No Fear Peer Feedback

I forget that students interact with each other (or don’t) outside of my classroom.  That seems ignorant, I know, but it’s a kind of cognitive bias that seeps into my consciousness every so often.  I see students in my room, acting generally civil as they work and learn, and I assume that they all feel comfortable with each other.

And then…”tomorrow, bring a clean copy of your draft for peer feedback.”

Silence. Looks of trepidation. Uncomfortable glances around the room.

After witnessing scenes like the one above throughout the past few years, I reflected on the process of peer feedback I’ve implemented.  For me, it involves selecting small groups for the students, providing guiding questions for students to consider as they read; for the students, it means handing their paper over to classmates they may or may not be friends with, and getting the paper back with comments written by those students.

As a student, I wouldn’t be too thrilled by that process.  It feels impersonal and intrusive.  The process could work better.

I decided on three main factors that were negatively affecting the process, but that I could also easily change:

Factor #1: Student writers receive their paper back with marks all over it. This is a defacement of their thinking.

How to address it: all peer feedback comments go on a separate piece of paper.  No red marks scribbled in the margins.  This encourages readers to write narrative-style comments, instead of the dreaded “awk” or “good vocab.”  Readers sign their names at the bottom of their comments.

Factor #2: Readers focus on elements of the writing selected by the teacher, instead of providing an authentic response to the writing.

How to address it: all comments are framed in terms of the reader’s reaction to the writing, and the readers cite specific moments in the text where applicable.

So something like, “You were really unclear in this essay, you should re-word it,” is unacceptable for this process. This is judgement and advice, not feedback.  The advice is vague and could be wrong, and the judgement feels rude.

A similar comment could be framed by the reader as, “I got lost in the middle of paragraph three” or “The sentence beginning with, ‘_______’ confused me.” Now, the writer gets an honest glimpse at what the reader’s reaction to the piece was, without the condescending directions imposed by the first type of comment.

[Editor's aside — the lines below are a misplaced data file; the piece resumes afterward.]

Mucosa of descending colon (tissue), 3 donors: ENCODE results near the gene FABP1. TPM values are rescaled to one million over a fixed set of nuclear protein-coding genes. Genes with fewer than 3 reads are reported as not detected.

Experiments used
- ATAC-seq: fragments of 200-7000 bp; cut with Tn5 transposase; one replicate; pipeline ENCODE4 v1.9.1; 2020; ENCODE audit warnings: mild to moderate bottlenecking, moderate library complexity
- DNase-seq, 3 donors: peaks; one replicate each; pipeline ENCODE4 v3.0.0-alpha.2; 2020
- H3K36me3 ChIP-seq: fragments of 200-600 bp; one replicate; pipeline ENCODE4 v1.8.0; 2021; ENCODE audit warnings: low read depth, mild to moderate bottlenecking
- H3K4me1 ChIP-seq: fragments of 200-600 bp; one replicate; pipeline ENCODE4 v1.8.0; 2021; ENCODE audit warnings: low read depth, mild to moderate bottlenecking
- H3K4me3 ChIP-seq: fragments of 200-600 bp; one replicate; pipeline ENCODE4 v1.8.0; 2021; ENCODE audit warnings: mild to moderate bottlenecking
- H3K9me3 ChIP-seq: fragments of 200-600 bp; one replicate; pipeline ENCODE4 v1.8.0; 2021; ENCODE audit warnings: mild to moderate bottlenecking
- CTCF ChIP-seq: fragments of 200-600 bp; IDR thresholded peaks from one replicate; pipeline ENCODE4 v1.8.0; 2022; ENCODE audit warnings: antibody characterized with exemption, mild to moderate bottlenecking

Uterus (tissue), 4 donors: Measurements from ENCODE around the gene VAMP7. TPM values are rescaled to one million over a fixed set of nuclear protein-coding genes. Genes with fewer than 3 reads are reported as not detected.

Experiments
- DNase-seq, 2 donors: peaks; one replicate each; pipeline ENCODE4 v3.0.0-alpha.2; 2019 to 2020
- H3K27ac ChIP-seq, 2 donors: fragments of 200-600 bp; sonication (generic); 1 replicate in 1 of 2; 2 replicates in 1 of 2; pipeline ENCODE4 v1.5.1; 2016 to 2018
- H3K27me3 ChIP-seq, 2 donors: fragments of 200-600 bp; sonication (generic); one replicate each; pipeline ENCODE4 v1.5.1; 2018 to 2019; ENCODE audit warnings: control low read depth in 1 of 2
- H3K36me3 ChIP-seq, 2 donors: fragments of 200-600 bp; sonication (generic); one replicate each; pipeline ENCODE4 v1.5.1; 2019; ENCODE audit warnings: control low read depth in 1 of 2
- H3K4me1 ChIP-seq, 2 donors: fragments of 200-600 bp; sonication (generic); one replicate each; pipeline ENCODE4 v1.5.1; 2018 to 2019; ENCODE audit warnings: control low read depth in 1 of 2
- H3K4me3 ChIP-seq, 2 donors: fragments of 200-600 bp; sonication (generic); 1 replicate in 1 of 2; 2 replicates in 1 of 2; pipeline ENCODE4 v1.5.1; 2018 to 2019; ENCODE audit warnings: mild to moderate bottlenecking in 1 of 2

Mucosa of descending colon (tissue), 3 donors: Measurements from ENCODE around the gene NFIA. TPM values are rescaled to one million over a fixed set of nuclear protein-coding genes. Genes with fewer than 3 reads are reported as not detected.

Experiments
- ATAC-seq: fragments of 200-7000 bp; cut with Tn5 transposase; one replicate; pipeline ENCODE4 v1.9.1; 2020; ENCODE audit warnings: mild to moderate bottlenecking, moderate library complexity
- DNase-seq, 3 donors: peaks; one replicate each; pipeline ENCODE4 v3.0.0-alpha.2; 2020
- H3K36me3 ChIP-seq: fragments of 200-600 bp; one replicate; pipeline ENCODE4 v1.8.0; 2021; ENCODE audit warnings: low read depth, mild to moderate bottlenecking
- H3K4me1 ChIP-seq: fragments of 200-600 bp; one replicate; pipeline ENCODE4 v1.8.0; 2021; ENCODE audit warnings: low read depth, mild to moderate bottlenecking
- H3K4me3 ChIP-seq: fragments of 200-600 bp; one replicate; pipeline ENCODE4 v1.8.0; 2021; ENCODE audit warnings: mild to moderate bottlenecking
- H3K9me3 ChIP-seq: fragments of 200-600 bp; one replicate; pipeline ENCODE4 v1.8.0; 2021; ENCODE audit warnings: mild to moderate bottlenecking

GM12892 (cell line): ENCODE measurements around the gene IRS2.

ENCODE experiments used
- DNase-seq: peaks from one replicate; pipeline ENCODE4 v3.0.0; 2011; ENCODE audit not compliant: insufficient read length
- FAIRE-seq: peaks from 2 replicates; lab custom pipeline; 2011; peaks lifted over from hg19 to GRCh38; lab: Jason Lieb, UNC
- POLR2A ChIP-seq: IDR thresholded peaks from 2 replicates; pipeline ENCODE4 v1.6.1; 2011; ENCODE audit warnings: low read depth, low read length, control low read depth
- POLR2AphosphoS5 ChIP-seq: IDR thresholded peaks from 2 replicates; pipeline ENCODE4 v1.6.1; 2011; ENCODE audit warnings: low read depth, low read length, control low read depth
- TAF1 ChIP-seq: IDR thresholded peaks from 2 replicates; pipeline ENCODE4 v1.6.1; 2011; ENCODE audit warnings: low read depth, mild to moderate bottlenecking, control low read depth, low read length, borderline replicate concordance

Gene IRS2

Factor #3: At the end of the process, writers may be unsure of the next step. How do they use this bunch of words provided by others as a means to improve the writing?

How to address it: writers begin the process by noting their “intention” for the piece. This is a description of how they want the piece to effect the reader. It could be something like, “I want this piece to make the reader feel the sense of awe I felt when visiting the Grand Canyon, and I also want this piece to teach the reader about the geography about that area.”

After student writers receive their writing with a separate sheet filled with peer feedback comments, they have a specific standard to measure themselves against. They consider the comments of the readers, and notice if the readers reacted in the way that the writer intended them to react. If, using the example from above, a reader noted that, “This piece left me wondering how the writer actually felt about his trip to the Grand Canyon,” the writer knows that he must return to his piece and make some changes.

The results:

After trying this with a few classes, I noticed an improvement in engagement and the overall atmosphere of students during the peer feedback session. The quality of the reader comments was not at the level I believe they can be, but in the future, more modeling of the kind of comments that I think would be help writers may lead to an improvement in that area.  Students responded authentically to each other’s writing by explaining what the pieces taught them and how the writing affected them; most of the time, their comments matched the writer’s intentions for the piece.

So, while this was no educational miracle, it never hurts to put myself in the mind of a student in my classroom, and imagine what the experience is like. It’s important to consistently ask myself: is this an activity I’d find meaningful, relevant and comfortable doing?


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